Like many of you, I noticed this new feature when Google announced it, but didn’t really consider it or bother to look into it. After seeing the slashdot article this morning, I figured I’d take a look at the google FAQ to see how obvious this problem was… for some reason, I had visions of people spoofing their numbers to trick businesses – which is annoying and possibly bad for business, but not really a security risk. Lucky for us, Lauren considered this from a different perspective…
Based on Lauren’s blog, I could see an attack along the lines of:
1. I go and ‘click to call’
2. I enter in your telephone number instead of mine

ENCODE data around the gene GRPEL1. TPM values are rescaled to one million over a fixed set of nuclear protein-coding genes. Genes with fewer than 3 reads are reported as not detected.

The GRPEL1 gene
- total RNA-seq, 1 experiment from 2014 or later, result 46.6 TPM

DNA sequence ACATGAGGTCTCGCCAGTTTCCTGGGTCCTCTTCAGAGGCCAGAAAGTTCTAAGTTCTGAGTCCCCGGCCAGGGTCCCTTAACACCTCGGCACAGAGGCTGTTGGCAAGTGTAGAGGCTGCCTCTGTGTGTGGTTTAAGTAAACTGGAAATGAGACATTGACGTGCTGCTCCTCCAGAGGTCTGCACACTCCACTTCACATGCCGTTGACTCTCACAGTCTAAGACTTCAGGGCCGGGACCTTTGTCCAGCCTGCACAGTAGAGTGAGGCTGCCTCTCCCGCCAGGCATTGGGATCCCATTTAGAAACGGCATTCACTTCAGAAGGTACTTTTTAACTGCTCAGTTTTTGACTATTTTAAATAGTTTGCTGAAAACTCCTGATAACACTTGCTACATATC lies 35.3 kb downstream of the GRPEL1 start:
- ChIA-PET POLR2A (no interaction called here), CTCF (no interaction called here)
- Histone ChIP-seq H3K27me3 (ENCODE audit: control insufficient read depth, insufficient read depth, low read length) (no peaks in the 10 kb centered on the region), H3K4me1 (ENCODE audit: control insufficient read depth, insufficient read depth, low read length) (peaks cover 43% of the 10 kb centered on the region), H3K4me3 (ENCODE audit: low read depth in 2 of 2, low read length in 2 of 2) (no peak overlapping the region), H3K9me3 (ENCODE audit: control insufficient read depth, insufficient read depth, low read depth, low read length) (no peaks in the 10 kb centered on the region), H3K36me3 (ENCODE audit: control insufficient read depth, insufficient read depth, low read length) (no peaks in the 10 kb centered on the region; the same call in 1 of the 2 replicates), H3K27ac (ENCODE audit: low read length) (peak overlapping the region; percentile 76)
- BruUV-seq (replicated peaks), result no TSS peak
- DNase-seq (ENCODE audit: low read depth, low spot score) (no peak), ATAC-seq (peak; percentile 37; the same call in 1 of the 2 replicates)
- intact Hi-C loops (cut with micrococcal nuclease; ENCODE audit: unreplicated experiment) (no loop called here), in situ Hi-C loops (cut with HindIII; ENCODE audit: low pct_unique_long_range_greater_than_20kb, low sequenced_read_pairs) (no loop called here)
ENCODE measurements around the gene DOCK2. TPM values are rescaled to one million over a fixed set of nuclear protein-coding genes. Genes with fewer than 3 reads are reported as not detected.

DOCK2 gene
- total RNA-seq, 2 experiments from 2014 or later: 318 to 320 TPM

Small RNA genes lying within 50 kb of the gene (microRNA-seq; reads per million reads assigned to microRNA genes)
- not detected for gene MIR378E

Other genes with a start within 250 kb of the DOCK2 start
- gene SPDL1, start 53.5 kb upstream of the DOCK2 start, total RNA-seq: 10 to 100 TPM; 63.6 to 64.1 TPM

3. google calls you instead of me, but presents the caller ID information of the business they are connecting you to (courtesy of me)
So – is this an attack?
In reality, I’m not sure how easy or hard it would be to execute an attack like this (to the point where it really becomes a risk)– where I could spoof someone else’s number and google connected us together in a way that I could launch an effective attack. It would seem to me that in order to truly attack an unsuspecting consumer, we’d also have to have control over the other end of the line. It seems to me that unless I had an effective way to get Google to connect consumers to me and present the caller ID as someone else, this isn’t a huge risk.
That said, I see a more alarming trend: as more people rely on caller-ID, any service that intentionally modifies this information certainly poses a risk and, like Lauren, I would urge Google and others to consider it’s use more carefully.
A feature for some is an attack for another.